Breakthrough in Free Space Optics Powered 5G

Example of a transverse cross-section of a beam produced by the structured laser beam. The central axis, which is very dense, is surrounded by several halos of light. This technology, used to align the components of accelerators, is breaking through into the field of telecommunications. (Image: CERN / IPP)

On January 30, Ericsson and VodafoneZiggo opened the 5G Hub at High Tech Campus Eindhoven. There, two months later, Aircision announced its readiness to field test its groundbreaking laser-based 5G communications technology. This solution is based on a structured laser beam technology developed at CERN in Switzerland, which enables long-range, one hundred gigabits-per-second data transmission with high reliability.

“The lab tests we conducted with TNO, the Netherlands Organization for applied scientific research, of Aircision’s free space optics (FSO) solution under adverse atmospheric conditions were promising enough to proceed to the next phase of outdoor testing.” said Aircision CTO Dr. John Reid. “Our system is more resistant to atmospheric effects, such as fog, and brings incomparable improvement compared with existing FSO technologies. Our technology offers great potential for FSO in overcoming bottlenecks that have hindered its application in the past such as limits on distance, latency and reliability. Most importantly, with our technology, we offer a faster pathway to higher bandwidth capacity, whereas microwave has significant hurdles to overcome on that front.”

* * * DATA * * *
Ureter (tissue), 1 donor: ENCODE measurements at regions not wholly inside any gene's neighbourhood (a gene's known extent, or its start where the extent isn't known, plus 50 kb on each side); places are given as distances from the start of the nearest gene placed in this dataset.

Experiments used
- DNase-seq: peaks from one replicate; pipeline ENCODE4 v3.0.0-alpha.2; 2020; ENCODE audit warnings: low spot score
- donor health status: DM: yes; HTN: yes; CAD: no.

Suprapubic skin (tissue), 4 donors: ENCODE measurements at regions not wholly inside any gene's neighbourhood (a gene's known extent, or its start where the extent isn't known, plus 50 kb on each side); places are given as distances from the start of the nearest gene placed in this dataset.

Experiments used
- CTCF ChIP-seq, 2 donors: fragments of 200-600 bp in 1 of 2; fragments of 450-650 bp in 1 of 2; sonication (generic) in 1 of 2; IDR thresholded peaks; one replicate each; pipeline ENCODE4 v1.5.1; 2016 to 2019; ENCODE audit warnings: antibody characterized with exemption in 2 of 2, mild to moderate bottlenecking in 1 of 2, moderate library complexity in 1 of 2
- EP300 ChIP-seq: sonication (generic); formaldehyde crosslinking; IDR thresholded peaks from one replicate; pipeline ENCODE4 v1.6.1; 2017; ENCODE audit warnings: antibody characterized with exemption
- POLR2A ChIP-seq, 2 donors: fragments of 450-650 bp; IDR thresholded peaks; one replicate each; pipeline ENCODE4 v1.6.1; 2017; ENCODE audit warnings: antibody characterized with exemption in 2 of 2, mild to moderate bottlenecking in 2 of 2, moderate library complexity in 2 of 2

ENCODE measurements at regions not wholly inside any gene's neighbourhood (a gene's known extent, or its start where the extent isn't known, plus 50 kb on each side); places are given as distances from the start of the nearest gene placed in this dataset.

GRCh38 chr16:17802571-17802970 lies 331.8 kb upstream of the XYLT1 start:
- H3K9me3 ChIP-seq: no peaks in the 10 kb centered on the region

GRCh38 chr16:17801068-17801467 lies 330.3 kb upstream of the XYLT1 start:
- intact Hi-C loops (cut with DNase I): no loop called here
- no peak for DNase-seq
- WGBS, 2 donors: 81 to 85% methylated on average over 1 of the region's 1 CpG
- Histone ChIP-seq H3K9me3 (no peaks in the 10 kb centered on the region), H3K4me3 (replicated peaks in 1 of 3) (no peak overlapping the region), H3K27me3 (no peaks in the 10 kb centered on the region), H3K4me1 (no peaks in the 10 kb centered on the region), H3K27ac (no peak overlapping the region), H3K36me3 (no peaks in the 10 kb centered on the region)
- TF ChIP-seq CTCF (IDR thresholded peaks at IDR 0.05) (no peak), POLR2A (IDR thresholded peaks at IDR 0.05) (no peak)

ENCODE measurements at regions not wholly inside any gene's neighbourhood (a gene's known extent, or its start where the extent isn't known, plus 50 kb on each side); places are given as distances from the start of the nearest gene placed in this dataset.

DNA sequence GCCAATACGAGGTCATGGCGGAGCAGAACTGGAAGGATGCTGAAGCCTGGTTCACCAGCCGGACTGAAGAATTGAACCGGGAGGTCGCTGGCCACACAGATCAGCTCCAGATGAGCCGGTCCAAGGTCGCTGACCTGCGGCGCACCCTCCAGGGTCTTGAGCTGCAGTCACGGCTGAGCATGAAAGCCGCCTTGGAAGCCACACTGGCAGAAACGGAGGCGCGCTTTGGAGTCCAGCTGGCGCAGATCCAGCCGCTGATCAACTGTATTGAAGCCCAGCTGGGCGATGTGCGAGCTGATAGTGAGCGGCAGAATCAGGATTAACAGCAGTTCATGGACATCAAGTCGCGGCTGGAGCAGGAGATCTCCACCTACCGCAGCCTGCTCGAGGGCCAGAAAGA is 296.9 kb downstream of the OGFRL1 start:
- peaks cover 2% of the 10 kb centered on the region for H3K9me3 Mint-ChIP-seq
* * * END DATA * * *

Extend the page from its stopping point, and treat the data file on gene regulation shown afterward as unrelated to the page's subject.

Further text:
In 2018, the deep tech venture builder HighTechXL and CERN launched a partnership to build new ventures using breakthrough technologies developed at CERN. Supported by industry giants such as ASML and Philips, the Eindhoven Startup Alliance mobilized its unique know-how, networks and expertise to support the new ventures, such as Aircision, to scale up quickly.

“We are excited to facilitate this 5G test project with our partners at the High Tech Campus Eindhoven,” said Han Dols, head of business development at CERN. “By teaming up with Nikhef, HighTechXL and the Eindhoven Startup Alliance, we are proud to enable Aircision to demonstrate the value of this cutting-edge technology in telecommunications,” Dols said.

“We’re not only rolling out the first 5G network in urban areas like Eindhoven, but we’re also creating a key piece of technology crucial to bringing high-bandwidth communications to rural areas around the globe,” HighTechXL’s CEO Guus Frericks added. “In addition, FSO can be a permanent solution for remote areas of the world where fiber optics networks are not technically or economically viable to build out. Taking part in this 5G project is just a start.”

In the next phase, TNO Space will help with assessing the technology, demonstrating feasibility and raising the technical readiness level further. The plan is to jointly conduct tests, analyze, and validate Aircision’s free space optics under adverse atmospheric conditions using TNO’s 5G network infrastructure in Den Haag and Scheveningen. (Source: Aircision)

Links: AIRCISION, Eindhoven, The NetherlandsContributions to society, European Organization for Nuclear Research (Conseil européen pour la recherche nucléaire – CERN), Geneva, Switzerland

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